How has Satan’s power over us been broken by Christ’s death? It’s because the thing that made death so deadly was our sin. The wages of sin is death. The penalty for sin is death. Because we sin, we deserve to die. But when the Lord Jesus gave up his life to death on the cross, he paid for our sins in full. He paid the wages we owe. He paid the penalty we deserve to suffer. He has paid for our sins with his life; and therefore death has no more power over us. As Paul puts it near the end of 1 Corinthians 15, where he taunted death, the sting of death is sin. But the Lord Jesus has removed the sting of death by paying for our sins with his life. If it were possible to remove the sting from a bee or wasp, we would never be afraid of them. And since Christ has dealt with our sin on the cross, and has removed the sting of death, then death is not something for us to fear. We will still die, but death for the believer is now the entrance into God’s presence; and it’s the beginning of eternal life with him.
And so, the Eternal Son of God became one of us. He shared in our humanity. He became flesh and blood with us. He had a body and soul like ours. And the reason he became one of us was to give up his life on the cross to pay for our sins in full. And by doing so, he removed the sting of death so that the one weapon the Devil held over us because ineffective. The Devil cannot beat us now. Death cannot beat us now, because death is not the end, but the beginning of our new life in the presence of God.
And so, the writer adds in verse 16 that the Son of God did not come to help angels, but he came to help Abraham’s descendants. And when he mentions Abraham’s descendants, he’s referring to Abraham’s spiritual descendants, all those who share Abraham’s faith; and who trust in the promises of God for salvation. He’s referring to believers. And since the Son of God came to help them, he had to become like them. And the word translated ‘help’ means something like ‘take hold of’. He helps us by taking hold of us. The Son of God takes hold of his people. He — as it were — takes us by the hand and he leads us through this troubled life and through death and into the glory to come.
Verses 17 to 18
So, the Son of God became one of us in order to die for us and to deliver us from death. And then, the writer tells us, he became one of us and shared our humanity in order to become a merciful and faithful high priest in service to God.
In Old Testament times, God appointed high priests to offer sacrifices for the sins of his people. And the Son of God became one of us so that he might become our great high priest. Being merciful, he is kind to us. And being faithful, he’s faithful to his Father who appointed him and he’s faithful to his people, doing all that was necessary to reconcile us to God. And since he’s our great high priest, he had to make atonement for us. And how did he make atonement for us? He made atonement for us by offering himself on the cross as the perfect sacrifice for sins. And by the sacrifice of himself, he shed his blood to wash us and to cleanse us from the guilt of our sin. He came as the Lamb of God who takes away the sin of the world. And he takes away our sin by cleansing us with his blood.
And not only does he wash us, but by the sacrifice of himself, he has saved us from God’s wrath. God’s wrath was upon us because of our sin and because of all the ways we have disobeyed his laws and fallen short of doing his will. Because of our sins and shortcomings, we deserve to be condemned by God and punished. But on the cross, Christ bore in our place the punishment we deserve; and he suffered in our place the penalty for our sin. The punishment we deserve was placed on him; and we, the guilty ones, are spared. And having washed away our guilt, and having suffered the penalty we deserve, all who now trust in Jesus Christ receive peace with God and the hope of everlasting life in God’s presence.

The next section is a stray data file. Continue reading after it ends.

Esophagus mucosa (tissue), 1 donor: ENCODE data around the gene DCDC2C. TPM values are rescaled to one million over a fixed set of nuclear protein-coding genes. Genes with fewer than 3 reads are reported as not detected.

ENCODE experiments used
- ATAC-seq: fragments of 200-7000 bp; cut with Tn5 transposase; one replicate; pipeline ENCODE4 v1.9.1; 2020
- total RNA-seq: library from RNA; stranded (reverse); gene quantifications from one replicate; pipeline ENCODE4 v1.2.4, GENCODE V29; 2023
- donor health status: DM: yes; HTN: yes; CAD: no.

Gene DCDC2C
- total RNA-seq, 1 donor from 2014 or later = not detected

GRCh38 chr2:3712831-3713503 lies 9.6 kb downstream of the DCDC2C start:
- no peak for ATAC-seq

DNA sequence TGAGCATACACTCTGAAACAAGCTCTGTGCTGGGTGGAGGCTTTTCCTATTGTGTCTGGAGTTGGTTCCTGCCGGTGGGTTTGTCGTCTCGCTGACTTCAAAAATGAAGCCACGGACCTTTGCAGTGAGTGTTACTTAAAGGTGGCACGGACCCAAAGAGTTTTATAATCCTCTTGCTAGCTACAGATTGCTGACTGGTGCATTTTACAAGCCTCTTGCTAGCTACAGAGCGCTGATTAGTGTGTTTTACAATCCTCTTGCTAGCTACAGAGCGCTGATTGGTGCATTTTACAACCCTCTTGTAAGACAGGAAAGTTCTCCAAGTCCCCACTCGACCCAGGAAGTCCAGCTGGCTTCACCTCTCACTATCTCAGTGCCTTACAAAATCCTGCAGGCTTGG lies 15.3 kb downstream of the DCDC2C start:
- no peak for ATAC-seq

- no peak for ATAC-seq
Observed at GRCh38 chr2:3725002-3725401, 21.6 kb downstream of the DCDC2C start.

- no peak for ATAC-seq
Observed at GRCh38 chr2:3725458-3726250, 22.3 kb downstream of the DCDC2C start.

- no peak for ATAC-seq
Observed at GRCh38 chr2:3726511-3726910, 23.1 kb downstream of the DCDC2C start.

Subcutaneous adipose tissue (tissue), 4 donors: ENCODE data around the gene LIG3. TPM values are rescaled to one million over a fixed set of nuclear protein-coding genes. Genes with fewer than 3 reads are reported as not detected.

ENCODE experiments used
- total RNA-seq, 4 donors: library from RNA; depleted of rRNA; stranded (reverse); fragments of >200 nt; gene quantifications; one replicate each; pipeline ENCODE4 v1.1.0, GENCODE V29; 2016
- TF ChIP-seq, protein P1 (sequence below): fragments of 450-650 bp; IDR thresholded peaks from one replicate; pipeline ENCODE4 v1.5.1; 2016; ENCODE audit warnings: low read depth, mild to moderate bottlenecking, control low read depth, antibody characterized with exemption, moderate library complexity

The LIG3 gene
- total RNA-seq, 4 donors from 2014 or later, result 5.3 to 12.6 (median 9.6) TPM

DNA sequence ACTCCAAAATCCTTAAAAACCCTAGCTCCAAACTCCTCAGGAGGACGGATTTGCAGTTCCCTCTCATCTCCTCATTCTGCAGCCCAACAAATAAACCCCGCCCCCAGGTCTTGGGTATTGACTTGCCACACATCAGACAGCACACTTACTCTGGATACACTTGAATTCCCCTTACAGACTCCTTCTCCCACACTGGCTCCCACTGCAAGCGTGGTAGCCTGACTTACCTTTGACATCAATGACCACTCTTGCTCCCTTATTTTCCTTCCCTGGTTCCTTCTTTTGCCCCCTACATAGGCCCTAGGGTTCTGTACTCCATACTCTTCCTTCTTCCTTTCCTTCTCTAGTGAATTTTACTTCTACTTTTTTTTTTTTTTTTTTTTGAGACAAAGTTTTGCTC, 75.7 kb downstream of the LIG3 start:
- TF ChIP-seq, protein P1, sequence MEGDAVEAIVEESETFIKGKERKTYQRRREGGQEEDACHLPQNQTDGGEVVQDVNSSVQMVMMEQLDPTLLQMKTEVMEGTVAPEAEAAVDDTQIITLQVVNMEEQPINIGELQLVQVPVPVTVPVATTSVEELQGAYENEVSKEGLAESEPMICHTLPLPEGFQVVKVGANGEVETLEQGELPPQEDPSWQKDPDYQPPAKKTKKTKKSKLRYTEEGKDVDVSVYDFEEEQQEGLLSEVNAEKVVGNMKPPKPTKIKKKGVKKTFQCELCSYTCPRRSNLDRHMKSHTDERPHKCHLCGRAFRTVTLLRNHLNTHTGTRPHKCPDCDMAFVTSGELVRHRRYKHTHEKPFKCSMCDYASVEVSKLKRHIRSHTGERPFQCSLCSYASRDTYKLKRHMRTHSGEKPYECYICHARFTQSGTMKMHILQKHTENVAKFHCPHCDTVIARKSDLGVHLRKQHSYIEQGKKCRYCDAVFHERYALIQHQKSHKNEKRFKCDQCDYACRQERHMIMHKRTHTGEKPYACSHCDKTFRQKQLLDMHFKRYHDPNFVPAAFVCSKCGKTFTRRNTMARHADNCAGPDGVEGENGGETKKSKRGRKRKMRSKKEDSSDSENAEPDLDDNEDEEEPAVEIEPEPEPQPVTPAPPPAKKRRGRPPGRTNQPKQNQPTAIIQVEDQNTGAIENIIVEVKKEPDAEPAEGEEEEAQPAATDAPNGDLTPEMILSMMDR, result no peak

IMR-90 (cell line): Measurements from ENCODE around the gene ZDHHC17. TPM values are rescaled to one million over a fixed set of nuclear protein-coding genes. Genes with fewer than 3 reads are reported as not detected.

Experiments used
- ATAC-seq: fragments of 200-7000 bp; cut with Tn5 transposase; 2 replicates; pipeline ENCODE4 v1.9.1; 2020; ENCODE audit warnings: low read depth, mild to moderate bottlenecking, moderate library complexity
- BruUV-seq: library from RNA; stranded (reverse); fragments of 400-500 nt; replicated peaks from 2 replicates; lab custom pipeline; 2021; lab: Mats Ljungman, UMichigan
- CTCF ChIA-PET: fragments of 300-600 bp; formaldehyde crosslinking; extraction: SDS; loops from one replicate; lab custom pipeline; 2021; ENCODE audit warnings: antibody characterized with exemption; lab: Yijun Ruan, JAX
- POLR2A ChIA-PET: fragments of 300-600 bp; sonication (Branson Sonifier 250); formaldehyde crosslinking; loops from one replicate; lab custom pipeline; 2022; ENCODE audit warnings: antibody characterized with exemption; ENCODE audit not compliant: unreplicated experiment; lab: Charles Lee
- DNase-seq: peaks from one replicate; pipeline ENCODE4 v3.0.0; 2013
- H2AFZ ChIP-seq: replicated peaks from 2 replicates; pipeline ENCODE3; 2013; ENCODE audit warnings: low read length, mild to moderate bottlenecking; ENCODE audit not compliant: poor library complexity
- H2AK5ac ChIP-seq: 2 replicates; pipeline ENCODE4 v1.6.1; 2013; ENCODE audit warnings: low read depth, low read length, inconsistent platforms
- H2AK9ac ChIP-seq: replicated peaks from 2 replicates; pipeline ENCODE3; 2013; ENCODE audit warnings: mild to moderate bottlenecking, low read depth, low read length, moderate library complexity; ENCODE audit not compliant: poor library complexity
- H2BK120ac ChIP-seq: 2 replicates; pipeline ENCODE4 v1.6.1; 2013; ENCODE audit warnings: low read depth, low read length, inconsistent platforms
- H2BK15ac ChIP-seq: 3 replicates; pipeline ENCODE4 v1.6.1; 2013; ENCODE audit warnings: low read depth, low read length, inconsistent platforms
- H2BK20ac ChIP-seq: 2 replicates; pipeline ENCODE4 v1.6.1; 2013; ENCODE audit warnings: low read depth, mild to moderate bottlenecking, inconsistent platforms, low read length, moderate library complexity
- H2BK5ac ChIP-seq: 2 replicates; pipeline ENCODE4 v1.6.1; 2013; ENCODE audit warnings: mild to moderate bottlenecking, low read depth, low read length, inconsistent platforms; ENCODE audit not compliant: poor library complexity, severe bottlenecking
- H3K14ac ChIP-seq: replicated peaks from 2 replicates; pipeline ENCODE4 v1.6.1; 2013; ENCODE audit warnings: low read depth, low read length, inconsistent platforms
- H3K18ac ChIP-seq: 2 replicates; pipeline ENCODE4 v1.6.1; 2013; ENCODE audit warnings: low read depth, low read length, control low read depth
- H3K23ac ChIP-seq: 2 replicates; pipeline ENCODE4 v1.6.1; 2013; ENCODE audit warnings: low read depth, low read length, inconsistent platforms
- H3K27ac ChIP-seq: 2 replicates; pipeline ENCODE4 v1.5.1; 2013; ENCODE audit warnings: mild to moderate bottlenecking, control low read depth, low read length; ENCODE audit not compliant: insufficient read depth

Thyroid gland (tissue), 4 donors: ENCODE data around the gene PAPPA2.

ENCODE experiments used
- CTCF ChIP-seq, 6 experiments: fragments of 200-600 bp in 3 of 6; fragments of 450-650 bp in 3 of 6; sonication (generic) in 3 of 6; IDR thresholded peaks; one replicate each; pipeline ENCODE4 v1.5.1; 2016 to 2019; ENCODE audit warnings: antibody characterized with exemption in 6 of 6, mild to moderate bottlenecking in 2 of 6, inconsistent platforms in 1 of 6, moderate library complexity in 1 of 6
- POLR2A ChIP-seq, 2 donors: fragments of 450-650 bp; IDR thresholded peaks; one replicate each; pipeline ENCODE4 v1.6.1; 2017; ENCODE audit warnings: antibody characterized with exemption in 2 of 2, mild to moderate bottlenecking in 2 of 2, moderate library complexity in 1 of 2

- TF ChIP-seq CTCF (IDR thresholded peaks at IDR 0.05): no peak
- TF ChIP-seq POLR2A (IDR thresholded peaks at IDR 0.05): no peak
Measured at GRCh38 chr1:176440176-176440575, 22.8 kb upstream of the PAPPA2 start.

The Eternal Son of God became one of us so that he might become a merciful and faithful high priest and offer himself as the perfect sacrifice for our sins. And here’s the conclusion to what the writer has been saying: Because he suffered when tempted, he’s able to help us when we are tempted. What the writer means is that, when the Lord Jesus suffered, he was tempted to sin. In other words, his suffering was the source of his temptation. When the guards came to arrest him, was he tempted to flee for his life? When he hung on the cross, was he tempted to disregard his Father’s will and save his own life, instead of giving up his life to save his people in obedience to his Father? When the people mocked him and told him to come down from the cross, was he tempted to listen to them instead of listening to his Father? When he suffered, he was tempted. But instead of giving in to the temptation and sinning against his Father, he remained faithful and obedient to his Father, even though it meant suffering so very much.
And that means he’s able to help us. And the word for ‘help’ is different from verse 16. In verse 16, the image was of Christ helping us by taking hold of us. Here the image is of Christ coming to our aid. When we’re sick, a doctor comes to help us. So, when we’re suffering in this world and we’re tempted to sin, Christ is able to come to our aid. And perhaps that’s what the original readers needed to hear. Were they suffering for their faith? Was the world against them? Were they being tempted to give up and give in and to turn away from the faith? And so, the writer reassures them that the Son of God became one of us. He shares our humanity. He became flesh and blood like us. He suffered as one of us. He was tempted like us. But he resisted every temptation and remained faithful. And he’s now alive and he’s able to come to our aid and help us when we’re suffering and when we’re struggling and when we’re tempted to sin against our Heavenly Father.
And that’s what you need to hear as well, because our life in this world is often difficult and we’re often afflicted and troubled and we struggle. We struggle because of our own weakness as fallen humans. But we struggle too because of our faith in Christ. An unbelieving world is against us and opposes us and puts us under pressure. And sometimes it overwhelms us and we’re tempted by our suffering to give it all up and choose an easy life over the hard life of faith. But don’t give up. Look to God for help.
But maybe you think he doesn’t understand. How can he understand you when he’s God and he doesn’t know what it’s like to suffer as a human. But God the Son became one of us. As God, he cannot suffer; but he suffered as one of us. In fact, he suffered more than you ever will, because he suffered the wrath of God in your place, which is something you’ll never have to suffer if you’re trusting in him. And you can look to him for the help you need whenever you suffer and are tempted.
Why did the Eternal Son of God become one of us? He became one of us in order to suffer death in our place and become our perfect Saviour who leads us to glory. And he became one of us in order to make death and the Devil ineffective and to free us from the fear of death. And he became one of us in order to become our great high priest and to offer himself as the perfect sacrifice for sins. And he became one of us in order to help us when we suffer and are tempted.